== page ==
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Saturday, September 24, 2022

Guest Commentary

Past the breaking point


UH history professor Robert Buzzanco, left, next to his late son Kelsey Buzzanco. Kelsey’s suicide is one in a growing number of suicides among young adults. | Photo courtesy of Robert Buzzanco

UH history professor Robert Buzzanco, left, next to his late son Kelsey Buzzanco. Kelsey’s suicide is one in a growing number of suicides among young adults. | Photo courtesy of Robert Buzzanco

Next week, I will commemorate the third anniversary of the worst day of my life — the date on which my son Kelsey Buzzanco, a UH student, died by suicide.

It was March 11, 2010 when Kelsey took his life with a handgun. Since that time, I’ve thought of him every day, and anyone who has lost someone close to suicide will tell you that the pain does not go away. Still, there are ways to try to make something positive out of such a loss through helping others understand, get educated about and prevent the growing crisis of suicide in our society.

According to data compiled by the Centers for Disease Control and Prevention, in 2010, there were more than 38,000 suicides in America, or 12.4 percent for every 100,000 people, which is up from 10.7 percent in 2000. College-aged persons accounted for 4,600 suicides, or 21.1 percent per 100,000 people.

Suicide is the third leading cause of death among young people. More alarming is that there are about 1 million suicide attempts per year. Males are four times more likely to successfully kill themselves even though females attempt three times more than males.

These numbers among young people are continuing to rise. Military suicides in particular have become a national mental health and medical crisis. Last year, more soldiers died by suicide than from service in the war in Afghanistan. Even after their service, the mental aftermath, the depression and the post-traumatic stress disorder remain, and their risks of suicide are still significantly larger than the general population.

Another emerging problem associated with suicide has become student debt. While the evidence is anecdotal, mental health professionals and counselors for young people all suggest that more young people are trying, and often succeeding, in killing themselves because of the pressure of student debt, which is now about $1 trillion nationwide.

No discussion of suicide should occur without talk about guns. While recent tragedies have brought the issue of guns, especially assault weapons, into the national debate, the problem of handguns and suicide is actually much more alarming. In 2010, more than 19,000 suicides were attributable to firearms.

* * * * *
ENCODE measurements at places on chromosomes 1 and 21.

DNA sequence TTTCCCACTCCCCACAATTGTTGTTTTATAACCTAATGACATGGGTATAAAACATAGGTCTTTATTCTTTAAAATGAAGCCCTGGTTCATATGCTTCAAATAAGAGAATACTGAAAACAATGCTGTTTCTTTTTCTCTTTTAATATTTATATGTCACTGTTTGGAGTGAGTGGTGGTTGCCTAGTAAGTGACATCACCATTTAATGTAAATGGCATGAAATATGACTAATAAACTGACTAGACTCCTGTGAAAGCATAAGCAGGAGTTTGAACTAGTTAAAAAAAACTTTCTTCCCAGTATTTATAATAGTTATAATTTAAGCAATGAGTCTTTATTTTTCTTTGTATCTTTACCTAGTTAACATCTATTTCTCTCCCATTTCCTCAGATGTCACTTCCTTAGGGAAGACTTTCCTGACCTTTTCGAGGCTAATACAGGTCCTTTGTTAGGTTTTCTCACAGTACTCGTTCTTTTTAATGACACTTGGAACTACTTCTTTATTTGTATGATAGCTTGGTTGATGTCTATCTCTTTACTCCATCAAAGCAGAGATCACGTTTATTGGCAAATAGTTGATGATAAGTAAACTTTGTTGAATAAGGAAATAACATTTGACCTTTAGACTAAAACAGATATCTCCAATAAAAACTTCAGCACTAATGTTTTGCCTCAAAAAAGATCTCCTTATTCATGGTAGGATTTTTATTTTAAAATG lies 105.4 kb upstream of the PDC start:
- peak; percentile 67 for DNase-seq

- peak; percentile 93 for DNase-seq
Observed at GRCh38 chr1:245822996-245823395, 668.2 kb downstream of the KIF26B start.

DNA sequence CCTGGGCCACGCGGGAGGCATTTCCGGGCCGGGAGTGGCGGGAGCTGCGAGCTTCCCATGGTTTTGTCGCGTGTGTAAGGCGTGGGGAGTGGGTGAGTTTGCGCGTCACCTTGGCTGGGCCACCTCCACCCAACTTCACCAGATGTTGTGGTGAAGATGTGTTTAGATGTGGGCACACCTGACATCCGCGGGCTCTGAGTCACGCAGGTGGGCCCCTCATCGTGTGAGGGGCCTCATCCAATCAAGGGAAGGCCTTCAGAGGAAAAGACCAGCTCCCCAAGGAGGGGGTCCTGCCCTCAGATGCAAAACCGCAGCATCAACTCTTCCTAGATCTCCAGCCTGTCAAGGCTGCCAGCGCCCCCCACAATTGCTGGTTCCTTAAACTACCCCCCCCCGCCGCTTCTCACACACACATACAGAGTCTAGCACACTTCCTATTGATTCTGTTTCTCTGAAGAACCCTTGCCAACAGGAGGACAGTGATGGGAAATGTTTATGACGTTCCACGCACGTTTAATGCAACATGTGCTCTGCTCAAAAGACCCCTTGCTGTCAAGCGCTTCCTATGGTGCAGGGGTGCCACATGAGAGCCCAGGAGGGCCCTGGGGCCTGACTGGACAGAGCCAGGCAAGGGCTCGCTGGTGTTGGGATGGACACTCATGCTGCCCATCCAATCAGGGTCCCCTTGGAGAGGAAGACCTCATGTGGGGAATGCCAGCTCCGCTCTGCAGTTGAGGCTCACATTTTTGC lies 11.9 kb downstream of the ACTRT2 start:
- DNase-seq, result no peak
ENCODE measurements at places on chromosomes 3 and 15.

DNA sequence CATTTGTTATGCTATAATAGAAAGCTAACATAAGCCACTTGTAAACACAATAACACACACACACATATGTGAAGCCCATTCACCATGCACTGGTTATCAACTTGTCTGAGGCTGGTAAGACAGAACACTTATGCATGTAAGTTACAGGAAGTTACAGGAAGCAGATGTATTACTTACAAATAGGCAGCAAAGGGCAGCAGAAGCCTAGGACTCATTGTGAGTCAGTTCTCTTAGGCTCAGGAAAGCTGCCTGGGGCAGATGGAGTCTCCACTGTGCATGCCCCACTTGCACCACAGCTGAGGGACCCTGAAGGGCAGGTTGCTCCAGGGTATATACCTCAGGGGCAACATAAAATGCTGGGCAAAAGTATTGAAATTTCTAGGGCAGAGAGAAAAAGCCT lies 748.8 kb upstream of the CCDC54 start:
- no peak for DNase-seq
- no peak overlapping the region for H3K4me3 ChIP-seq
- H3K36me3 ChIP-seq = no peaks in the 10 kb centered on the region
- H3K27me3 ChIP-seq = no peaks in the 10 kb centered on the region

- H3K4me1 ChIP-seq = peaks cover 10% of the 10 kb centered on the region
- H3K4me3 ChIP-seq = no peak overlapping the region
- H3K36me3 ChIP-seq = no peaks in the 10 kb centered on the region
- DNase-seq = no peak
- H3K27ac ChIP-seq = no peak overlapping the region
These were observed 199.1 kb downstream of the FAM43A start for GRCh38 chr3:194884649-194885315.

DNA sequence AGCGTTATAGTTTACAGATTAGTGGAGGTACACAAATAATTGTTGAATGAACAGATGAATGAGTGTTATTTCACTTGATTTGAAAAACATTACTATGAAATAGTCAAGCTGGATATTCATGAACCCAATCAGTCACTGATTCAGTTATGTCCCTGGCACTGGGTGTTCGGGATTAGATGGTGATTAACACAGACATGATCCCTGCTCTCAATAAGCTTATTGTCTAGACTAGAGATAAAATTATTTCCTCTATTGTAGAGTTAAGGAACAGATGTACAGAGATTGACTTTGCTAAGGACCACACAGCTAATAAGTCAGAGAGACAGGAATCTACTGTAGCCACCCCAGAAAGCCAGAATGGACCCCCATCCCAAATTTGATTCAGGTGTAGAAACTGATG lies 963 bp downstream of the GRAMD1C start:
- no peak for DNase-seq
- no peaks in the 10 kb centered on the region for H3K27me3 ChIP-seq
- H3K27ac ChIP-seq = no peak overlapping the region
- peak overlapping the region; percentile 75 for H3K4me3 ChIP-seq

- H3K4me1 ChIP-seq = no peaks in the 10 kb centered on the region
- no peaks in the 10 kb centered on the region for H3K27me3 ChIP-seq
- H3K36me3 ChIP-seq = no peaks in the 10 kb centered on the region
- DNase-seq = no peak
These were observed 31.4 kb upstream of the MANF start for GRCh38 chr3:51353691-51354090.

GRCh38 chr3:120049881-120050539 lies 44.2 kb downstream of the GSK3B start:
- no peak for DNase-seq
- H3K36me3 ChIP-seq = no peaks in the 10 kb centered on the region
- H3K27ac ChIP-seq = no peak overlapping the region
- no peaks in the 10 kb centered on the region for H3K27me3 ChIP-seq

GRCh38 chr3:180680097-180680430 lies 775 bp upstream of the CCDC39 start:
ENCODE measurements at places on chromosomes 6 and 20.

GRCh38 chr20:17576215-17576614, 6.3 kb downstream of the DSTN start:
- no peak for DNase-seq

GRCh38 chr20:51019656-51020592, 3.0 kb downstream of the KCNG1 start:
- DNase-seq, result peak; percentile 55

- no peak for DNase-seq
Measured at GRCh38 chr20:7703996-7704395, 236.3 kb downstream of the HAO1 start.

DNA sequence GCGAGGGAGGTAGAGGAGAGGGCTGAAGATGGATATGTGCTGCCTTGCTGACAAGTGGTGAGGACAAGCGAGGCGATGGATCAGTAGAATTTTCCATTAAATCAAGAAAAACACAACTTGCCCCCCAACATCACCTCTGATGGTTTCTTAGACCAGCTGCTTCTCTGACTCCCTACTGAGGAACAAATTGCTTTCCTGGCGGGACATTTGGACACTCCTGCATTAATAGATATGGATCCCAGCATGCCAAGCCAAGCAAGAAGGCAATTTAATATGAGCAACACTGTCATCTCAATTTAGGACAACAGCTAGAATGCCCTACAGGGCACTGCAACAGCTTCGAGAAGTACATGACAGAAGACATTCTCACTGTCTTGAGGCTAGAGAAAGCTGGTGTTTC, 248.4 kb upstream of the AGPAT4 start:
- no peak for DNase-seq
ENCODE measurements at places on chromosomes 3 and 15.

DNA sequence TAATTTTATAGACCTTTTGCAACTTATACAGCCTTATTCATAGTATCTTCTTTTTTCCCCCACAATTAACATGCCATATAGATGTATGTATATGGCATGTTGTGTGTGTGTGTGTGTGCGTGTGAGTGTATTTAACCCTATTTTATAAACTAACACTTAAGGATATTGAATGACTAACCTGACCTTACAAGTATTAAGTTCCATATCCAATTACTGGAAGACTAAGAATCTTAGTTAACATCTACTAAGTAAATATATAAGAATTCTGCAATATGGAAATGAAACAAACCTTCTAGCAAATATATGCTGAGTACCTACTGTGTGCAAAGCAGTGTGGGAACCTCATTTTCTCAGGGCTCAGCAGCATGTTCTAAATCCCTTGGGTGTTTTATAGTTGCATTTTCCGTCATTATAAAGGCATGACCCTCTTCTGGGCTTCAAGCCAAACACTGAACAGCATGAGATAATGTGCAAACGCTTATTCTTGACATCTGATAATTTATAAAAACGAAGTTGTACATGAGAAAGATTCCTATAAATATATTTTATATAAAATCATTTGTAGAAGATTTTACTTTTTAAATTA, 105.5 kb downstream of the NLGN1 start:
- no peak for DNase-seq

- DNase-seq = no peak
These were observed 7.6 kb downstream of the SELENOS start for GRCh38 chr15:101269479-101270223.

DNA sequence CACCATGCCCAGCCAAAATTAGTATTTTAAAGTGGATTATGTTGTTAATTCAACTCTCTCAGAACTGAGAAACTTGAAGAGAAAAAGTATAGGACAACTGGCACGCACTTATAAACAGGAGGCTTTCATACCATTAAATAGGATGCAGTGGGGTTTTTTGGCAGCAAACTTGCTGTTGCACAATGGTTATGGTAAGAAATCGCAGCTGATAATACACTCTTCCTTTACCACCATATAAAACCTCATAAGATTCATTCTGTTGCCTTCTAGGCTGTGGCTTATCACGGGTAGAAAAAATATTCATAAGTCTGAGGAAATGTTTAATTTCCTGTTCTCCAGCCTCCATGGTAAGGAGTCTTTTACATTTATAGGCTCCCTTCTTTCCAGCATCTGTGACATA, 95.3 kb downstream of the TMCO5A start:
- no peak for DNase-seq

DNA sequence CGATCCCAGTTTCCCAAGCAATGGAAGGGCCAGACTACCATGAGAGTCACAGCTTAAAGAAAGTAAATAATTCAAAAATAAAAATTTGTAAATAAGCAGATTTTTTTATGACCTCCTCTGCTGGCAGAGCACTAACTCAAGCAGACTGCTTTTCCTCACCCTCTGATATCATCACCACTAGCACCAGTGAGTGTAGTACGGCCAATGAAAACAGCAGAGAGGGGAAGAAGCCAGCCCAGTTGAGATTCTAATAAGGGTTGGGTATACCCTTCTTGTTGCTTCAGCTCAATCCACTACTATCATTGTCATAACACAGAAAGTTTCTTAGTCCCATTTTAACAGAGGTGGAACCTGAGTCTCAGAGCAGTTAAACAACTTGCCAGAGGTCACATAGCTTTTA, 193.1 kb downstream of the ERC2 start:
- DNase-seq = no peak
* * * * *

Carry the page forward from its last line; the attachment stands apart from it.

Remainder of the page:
Since the overwhelming majority of young people in crisis, like my son, can easily obtain guns, we have a lethal situation in which it becomes far too easy to commit suicide because someone having a crisis can obtain access to a nearby gun.

With states like Texas considering the allowance of concealed weapons on campus, this issue will only become more important and the implications likely more grave.

This information is vital, not to instill fear, but to educate. On campus, we have some of the groups most at risk: young people under stress, students on medications such as Ritalin or Adderall, military veterans and students in debt.

The best approach is to talk to someone about these problems or to ask people who seem troubled if they’re doing okay. The UH Counseling and Psychological Services in the Student Service Center 1 Building is available to confidentially talk to students, but we need to get the University involved in having more suicide education programs during orientation and at other times.

The American Foundation for Suicide Prevention, which also has a campus chapter, has great resources and information at www.afsp.org. Sometimes, something as simple as asking someone if he or she is all right or needs to talk can be the difference between life and death.

A few months ago, NFL player Jovan Belcher killed his girlfriend and himself. After, the Kansas City Chiefs’ quarterback and his teammate, Brady Quinn, spoke to the media.

“The one thing people can hopefully try to take away, I guess, is the relationships they have with people,” Quinn said. “I know when it happened, I was sitting and, in my head, thinking about what I could have done differently. When you ask someone how they are doing, do you really mean it? When you answer someone back how you are doing, are you really telling the truth?”

Quinn’s observation is an important one. Communication is key to educating about and preventing suicides. None of this information is useful if we only receive it after the fact, like I have. I worried about Kelsey but never realized how much pain he felt; however, it is possible to talk to others, to avoid having guns nearby and to seek help. Maybe then a lot fewer people will be commemorating anniversaries like I will be on March 11.

Robert Buzzanco is a professor of history.

[email protected]

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